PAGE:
Hundreds of thousands to hit the streets for Egypt's "Cleansing Friday"
Egypt is due to witness large scale demonstrations today as the forces of the 25 January revolution join in calling for a "Friday of Cleansing", demanding the dismantling of the old regime and retribution
Ahram Online, Friday 8 Apr 2011
million man march
Art students Art students from the University of Helwan decorate the walls of the arts academy with murals commemorating the revolution (Photo: AP Photo/Manoocher Deghati)
Last week’s “Save the Revolution” day saw tens of thousands gather in Tahrir Square calling for all unmet revolutionary demands to be addressed, including the trial of Hosni Mubarak and all corrupt members of his inner circle and family, the formation of a presidential committee and the retrieval of the former ruling National Democratic Party’s funds. The atmosphere in Tahrir, according to many activists, was almost reminiscent of the first 18 days of the popular uprising which resulted in the ousting of former president Mubarak.
The absence of the MB was quite palpable. An Ahram Online correspondent reported from Tahrir last Friday that the Islamist group was conspicuously absent from the square. However, MB youth member Mohamed Heikal Abbas says the Brotherhood had received word of the Coalition of the Revolutionary Youth’s call for protest too late. Nevertheless, youth members of the group, such as Abbas went down to the square, he says.
This week, however, the Brotherhood has announced plans to participate.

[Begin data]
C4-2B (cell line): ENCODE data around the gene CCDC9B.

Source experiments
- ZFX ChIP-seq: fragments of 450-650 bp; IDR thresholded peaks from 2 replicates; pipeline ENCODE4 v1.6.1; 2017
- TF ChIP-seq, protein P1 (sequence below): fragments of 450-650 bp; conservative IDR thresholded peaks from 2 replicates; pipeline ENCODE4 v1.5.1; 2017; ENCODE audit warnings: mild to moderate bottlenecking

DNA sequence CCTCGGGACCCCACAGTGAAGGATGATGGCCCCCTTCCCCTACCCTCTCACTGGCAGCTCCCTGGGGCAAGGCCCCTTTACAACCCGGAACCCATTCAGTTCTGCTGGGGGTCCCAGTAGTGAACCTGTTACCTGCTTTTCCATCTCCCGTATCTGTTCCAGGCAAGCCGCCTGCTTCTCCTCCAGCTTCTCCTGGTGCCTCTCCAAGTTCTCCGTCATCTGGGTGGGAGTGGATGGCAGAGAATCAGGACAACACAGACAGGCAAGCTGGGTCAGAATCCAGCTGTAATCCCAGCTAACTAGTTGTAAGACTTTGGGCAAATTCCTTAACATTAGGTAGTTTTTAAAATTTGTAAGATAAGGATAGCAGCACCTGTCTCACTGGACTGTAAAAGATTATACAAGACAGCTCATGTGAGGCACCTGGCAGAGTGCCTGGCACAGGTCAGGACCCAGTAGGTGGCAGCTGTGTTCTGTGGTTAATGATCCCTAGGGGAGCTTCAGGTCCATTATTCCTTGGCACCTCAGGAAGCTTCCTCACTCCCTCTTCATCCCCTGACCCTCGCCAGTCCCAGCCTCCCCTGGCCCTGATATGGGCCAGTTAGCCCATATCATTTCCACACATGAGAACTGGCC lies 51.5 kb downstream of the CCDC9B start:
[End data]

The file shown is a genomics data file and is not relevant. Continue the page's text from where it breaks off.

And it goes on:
The committee which called for this weeks protest intends to focus on one primary demand: the arrest and prosecution of Mubarak and his family members, who are all under house arrest in Sharm El-Sheikh, pending an investigation.
Bringing to justice all former oligarchs such as Fathi Sorour, Safwat El-Sherif and Zakaria Azmi was also highlighted as a major demand. The former heads of Parliament, the Upper House and Mubarak’s office respectively were the inner circle of the old guard supporting the ousted president during his 30 year dictatorship.
They are also held accountable for the counter-revolution, which resulted in over 600 protesters being killed and several thousand injured.
The last protest which called for similar demands was followed by the decision to freeze their assets as welll as a court ruling allowing for their bank accounts to be inspected.
Students staging the now weeks-long sit-in at Cairo University released a statement on Tuesday also calling for a a Tahrir protest..
The students are demanding the removal of the university’s president as well as the heads of faculties.
The statement released also included demands to investigate all allegations of corruption at the university, revoke all charges against students for demonstrating and a formal apology from the university president for allowing military police to enter the campus and disperse a student sit-in.
Joining the student groups, youth coalitions and the Brotherhood will be textile workers from Shebin El-Kom and El-Mahalla, according to Kamal El-Fayoumi, a trade unionist from El-Mahalla Textiles. Trade unionists and workers have decided to meet in Tahrir Square on Friday to demand the removal of the Egyptian Federation of Trade Unions (EFTU), the return of privatised companies to the public sector, a minimum monthly wage of LE1,200 and the trial of the corrupt “gang”, including Mubarak, former minister of investment Mahmoud Mohieldin, former minister of manpower and emigration Aisha Abdel Hady and Said El-Gohary, general-secretary of the textile and yarn union – viewed as a branch of the corrupt, state-controlled EFTU.